## Human Powered Vehicles - 5 (Program: "hpvarray")

This week we learn about arrays which will completely change our approach to programming. Our program is a rewrite of the previous program (hpvfile) which should be modified in structure to include arrays.

In the main function we declare two arrays having a maximum size of 100 values each - one for the velocity values (vel), and one for the applied power values (pow). The main function should then invoke three new functions associated with the HPvehicle class to do the following tasks:

• The main function gets values for the low and high value of velocity and then invokes a function funarrays to fill in the velocity and power arrays. Be sure not to exceed the range of the arrays.
• A function printarrays is then invoked to print out (display) the contents of the two arrays on the screen.
• A function savearrays is invoked to create a file hpv.out and to save the array elements of both arrays on the file.

All this is shown in the flow diagram below:

Consider the output of a typical execution of program hpvarray. Notice that in spite of the significant structural change the program output is identical to that of the previous program (hpvfile). Notice that for this execution I decided to find the maximum velocity (no wind, no slope) of the Cheetah under one horsepower (746 watts) of applied power. This turned out to be 63.7mph under sea level conditions. The record breaking speed of 68.7mph was done by Chris Huber in Colorado, at an altitude of 8000 feet, where the air density is significantly less.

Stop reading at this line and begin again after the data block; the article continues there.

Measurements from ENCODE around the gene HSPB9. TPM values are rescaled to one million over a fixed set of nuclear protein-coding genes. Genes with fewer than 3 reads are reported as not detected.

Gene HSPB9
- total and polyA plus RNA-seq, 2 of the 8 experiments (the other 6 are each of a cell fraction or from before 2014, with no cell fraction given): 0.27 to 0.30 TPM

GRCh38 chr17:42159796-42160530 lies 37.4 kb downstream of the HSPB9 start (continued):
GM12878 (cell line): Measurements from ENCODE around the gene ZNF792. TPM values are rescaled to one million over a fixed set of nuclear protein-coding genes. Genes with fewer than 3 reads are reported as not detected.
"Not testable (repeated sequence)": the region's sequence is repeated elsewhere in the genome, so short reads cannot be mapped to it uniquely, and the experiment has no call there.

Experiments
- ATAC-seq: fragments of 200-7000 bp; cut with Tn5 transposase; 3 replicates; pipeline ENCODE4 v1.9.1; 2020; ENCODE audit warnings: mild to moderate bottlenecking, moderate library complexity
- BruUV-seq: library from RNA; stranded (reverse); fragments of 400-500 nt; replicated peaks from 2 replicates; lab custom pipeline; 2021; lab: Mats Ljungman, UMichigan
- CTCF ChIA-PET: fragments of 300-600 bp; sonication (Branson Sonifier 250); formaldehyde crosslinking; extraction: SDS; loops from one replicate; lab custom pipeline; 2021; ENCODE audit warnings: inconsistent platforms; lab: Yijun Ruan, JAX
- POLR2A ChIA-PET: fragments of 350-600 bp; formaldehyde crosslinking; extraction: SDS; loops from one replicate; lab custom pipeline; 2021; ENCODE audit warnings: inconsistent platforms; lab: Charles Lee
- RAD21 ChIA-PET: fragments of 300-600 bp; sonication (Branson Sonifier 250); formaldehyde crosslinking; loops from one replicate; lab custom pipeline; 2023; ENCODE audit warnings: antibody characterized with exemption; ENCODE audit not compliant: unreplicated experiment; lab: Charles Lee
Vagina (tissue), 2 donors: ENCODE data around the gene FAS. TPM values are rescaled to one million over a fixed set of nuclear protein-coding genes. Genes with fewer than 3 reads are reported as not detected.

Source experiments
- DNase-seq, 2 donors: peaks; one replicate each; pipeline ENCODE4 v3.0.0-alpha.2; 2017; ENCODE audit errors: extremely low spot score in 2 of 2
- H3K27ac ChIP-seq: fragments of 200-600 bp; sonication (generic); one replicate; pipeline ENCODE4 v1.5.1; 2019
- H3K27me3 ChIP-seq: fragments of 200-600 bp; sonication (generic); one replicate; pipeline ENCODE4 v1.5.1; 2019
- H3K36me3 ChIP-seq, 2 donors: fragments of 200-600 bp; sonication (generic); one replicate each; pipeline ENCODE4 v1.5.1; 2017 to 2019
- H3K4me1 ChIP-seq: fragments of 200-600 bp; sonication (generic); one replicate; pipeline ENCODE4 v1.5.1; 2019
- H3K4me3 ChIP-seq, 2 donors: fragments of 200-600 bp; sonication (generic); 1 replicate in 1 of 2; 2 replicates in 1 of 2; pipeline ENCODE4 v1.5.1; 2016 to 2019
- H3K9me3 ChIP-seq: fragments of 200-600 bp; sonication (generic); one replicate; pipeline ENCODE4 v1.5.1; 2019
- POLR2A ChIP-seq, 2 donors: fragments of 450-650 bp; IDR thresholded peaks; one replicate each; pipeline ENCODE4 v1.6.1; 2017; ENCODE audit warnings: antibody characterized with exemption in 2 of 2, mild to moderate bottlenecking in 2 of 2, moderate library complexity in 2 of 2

```  get bike data from the "Cheetah.data" file data read: 95.000, 0.046, 0.005 ============================= Cheetah data, Colorado, 1992. total mass = 95.0 kg CdA = 0.046 sq.m Cr = 0.005 ============================= hpv initialised as follows: mass (hpv + rider): 95.000[kg] cda (coeff.drag*area): 0.046[sq.m] cr (coeff.rolling resist): 0.005 local conditions initialised as follws: gravity acceleration: 9.807[m/s/s] air density: 1.180[kg/cu.m] wind velocity: 0.000[mph] slope: 0.000 ----------------------------------------------------- enter wind velocity [mph] - positive for headwind 0 value entered is 0.000[mph] enter slope (height/distance) - positive for uphill 0 value entered is 0.000 new local conditions: wind velocity = 0.000[mph] slope = 0.000 evaluate power vs velocity enter low and high velocity bounds [mph] 0 70 values entered are [0.000,70.000] [mph] enter the number of points to evaluate 20 number of points is 20 velocity (mph) power (W) 0.000 0.000 3.684 7.747 7.368 16.209 11.053 26.100 14.737 38.136 18.421 53.032 22.105 71.502 25.789 94.262 29.474 122.026 33.158 155.510 36.842 195.427 40.526 242.494 44.211 297.424 47.895 360.933 51.579 433.736 55.263 516.548 58.947 610.083 62.632 715.056 66.316 832.183 70.000 962.178 20 rows of data written to "hpv.out" file find velocity as a function of applied power enter applied power [watts] 746 enter required accuracy in velocity [mph] 0.1 required accuracy is 0.100[mph] for applied power of 746.000[watts] steady state velocity is 63.677[mph]```

Both the source code file hpvarray.cpp and the header file hpvarray.h should be in your home directory by 10:00 am of the due date.